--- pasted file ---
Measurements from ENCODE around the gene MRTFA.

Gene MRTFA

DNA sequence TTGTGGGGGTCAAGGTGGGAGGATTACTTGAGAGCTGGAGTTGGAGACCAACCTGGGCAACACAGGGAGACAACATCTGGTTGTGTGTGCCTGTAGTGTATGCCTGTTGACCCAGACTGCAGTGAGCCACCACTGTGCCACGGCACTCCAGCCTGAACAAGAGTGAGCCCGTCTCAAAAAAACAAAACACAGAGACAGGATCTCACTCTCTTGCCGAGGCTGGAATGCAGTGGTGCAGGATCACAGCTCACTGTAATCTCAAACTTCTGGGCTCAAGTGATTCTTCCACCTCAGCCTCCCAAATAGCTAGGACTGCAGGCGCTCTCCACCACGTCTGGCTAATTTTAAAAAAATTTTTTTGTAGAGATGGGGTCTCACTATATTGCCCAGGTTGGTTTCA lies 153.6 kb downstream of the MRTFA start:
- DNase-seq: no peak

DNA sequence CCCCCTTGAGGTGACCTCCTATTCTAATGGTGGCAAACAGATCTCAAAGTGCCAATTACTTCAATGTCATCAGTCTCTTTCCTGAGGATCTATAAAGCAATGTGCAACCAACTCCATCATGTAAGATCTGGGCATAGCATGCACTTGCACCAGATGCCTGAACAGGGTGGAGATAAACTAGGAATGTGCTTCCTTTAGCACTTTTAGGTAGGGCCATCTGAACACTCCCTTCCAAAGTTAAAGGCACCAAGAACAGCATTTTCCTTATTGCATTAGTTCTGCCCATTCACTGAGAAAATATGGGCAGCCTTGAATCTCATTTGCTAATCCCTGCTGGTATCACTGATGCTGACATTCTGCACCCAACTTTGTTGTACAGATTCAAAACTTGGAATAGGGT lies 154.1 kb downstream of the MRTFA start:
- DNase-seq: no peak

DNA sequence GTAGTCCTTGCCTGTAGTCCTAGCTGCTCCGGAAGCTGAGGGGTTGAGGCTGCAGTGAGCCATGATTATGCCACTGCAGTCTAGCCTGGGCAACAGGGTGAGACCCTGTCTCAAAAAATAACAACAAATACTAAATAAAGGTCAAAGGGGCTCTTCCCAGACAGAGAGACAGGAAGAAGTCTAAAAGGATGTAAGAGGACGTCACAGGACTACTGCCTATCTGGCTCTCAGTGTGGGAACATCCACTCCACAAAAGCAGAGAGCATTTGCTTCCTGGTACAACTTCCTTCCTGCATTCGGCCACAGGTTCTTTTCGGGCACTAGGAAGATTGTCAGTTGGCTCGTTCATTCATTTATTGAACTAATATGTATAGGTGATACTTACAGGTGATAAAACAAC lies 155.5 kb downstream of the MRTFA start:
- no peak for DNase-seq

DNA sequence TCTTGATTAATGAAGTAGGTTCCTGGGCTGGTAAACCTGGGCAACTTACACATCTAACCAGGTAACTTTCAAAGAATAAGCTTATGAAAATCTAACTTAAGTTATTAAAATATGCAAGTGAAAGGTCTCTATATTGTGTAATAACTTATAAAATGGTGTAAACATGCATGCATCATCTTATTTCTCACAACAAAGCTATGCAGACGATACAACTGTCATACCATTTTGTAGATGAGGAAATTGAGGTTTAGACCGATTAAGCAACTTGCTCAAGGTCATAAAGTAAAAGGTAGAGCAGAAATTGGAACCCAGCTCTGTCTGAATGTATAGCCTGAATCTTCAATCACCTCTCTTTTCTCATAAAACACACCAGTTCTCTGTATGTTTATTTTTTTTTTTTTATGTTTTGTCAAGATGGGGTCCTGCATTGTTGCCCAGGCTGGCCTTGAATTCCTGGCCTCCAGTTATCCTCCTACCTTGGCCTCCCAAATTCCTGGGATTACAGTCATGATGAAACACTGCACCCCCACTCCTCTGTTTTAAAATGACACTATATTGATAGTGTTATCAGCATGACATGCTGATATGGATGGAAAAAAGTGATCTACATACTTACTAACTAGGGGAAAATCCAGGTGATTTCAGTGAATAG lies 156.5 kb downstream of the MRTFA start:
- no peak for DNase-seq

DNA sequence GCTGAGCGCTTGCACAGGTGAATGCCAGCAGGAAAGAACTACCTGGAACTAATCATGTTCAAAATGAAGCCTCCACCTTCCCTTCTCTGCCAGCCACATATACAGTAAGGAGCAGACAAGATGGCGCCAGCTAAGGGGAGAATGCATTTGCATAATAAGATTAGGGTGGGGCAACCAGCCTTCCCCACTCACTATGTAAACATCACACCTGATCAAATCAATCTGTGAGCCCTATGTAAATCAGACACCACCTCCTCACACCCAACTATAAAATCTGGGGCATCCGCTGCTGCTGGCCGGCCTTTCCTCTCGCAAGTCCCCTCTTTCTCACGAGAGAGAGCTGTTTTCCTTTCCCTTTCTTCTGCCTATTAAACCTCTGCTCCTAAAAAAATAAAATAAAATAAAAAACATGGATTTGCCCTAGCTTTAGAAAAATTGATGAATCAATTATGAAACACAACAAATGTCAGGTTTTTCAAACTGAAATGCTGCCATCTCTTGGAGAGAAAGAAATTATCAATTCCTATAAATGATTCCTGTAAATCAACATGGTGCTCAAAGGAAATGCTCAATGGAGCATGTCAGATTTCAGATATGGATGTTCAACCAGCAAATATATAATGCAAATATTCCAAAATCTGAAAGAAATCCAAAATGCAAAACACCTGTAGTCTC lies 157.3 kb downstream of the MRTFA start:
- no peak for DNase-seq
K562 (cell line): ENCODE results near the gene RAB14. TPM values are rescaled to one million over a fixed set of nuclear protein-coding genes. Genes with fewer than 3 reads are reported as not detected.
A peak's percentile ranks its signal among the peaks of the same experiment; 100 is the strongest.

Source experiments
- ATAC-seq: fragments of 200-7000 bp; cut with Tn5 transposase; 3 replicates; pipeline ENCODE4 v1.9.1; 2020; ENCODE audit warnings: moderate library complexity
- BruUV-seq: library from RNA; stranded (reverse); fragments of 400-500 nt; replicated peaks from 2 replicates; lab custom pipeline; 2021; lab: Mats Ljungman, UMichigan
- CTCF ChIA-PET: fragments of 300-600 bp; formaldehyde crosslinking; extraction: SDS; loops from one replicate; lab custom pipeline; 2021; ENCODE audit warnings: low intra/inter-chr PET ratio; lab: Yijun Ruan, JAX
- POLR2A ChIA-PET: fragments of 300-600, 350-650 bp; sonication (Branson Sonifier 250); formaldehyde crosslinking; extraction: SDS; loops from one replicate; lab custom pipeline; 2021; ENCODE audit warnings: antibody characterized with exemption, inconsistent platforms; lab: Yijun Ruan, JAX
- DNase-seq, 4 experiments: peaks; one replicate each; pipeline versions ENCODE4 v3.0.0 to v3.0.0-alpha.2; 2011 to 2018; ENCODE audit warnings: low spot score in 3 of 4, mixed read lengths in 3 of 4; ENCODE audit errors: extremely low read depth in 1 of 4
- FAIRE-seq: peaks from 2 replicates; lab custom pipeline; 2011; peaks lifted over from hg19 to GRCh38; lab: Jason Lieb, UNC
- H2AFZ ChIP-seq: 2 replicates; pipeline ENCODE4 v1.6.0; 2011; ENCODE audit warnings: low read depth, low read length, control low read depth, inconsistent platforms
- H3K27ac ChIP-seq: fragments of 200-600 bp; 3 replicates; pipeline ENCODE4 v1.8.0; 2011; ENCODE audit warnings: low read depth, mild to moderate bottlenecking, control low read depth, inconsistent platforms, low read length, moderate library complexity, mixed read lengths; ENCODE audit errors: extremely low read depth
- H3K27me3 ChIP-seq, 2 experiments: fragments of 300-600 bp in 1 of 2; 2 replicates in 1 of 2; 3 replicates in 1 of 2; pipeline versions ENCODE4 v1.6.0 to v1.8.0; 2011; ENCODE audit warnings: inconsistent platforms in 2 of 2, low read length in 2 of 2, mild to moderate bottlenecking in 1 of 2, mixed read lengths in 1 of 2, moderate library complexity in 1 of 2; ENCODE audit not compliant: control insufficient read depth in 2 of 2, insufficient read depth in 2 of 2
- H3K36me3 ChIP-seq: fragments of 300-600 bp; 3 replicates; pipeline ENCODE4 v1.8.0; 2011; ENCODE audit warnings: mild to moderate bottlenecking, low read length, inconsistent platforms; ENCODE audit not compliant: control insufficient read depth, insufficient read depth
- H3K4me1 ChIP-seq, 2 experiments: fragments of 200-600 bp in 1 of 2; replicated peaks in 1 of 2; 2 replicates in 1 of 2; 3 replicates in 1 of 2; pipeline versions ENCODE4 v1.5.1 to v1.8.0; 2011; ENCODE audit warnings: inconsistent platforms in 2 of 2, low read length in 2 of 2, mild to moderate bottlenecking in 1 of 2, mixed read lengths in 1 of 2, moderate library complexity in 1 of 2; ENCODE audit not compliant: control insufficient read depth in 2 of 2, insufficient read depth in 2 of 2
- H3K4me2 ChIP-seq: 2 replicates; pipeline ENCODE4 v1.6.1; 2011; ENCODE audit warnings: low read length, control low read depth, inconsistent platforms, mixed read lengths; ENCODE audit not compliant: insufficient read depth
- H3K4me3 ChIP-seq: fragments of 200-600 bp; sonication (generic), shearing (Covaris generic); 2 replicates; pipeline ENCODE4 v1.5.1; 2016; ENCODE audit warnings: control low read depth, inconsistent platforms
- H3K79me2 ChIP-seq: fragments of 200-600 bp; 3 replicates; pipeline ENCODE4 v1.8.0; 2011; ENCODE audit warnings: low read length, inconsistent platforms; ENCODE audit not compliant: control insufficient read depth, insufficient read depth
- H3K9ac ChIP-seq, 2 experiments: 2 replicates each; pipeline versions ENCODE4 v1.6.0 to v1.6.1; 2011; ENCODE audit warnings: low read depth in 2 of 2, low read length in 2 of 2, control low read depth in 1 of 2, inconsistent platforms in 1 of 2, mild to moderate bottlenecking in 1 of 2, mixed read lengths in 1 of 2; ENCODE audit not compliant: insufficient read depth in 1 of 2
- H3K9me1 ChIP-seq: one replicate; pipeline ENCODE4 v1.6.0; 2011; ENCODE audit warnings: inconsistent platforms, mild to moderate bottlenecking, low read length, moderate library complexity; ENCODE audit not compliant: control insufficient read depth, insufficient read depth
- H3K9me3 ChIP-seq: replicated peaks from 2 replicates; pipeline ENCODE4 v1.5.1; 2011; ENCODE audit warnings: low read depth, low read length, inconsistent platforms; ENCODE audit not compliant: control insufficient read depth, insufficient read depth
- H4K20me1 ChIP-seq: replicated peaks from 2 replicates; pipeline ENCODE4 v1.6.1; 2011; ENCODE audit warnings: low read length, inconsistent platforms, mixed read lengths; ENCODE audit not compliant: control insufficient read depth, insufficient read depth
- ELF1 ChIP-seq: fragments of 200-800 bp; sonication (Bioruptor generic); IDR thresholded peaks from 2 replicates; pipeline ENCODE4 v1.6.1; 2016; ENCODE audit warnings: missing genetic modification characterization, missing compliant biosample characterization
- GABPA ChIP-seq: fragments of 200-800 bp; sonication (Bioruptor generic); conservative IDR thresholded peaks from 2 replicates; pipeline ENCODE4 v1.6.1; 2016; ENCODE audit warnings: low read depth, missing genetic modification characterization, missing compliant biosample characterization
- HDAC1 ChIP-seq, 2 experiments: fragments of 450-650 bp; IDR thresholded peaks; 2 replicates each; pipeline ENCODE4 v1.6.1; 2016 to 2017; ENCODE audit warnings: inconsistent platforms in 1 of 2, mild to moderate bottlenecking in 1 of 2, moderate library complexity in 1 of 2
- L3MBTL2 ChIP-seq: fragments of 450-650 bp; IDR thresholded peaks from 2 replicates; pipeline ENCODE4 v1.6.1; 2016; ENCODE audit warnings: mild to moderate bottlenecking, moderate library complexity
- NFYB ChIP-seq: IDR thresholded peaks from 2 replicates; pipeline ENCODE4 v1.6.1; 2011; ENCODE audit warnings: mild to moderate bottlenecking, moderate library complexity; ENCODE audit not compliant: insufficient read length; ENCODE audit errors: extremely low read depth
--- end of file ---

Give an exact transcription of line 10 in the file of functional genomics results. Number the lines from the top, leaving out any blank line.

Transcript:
- no peak for DNase-seq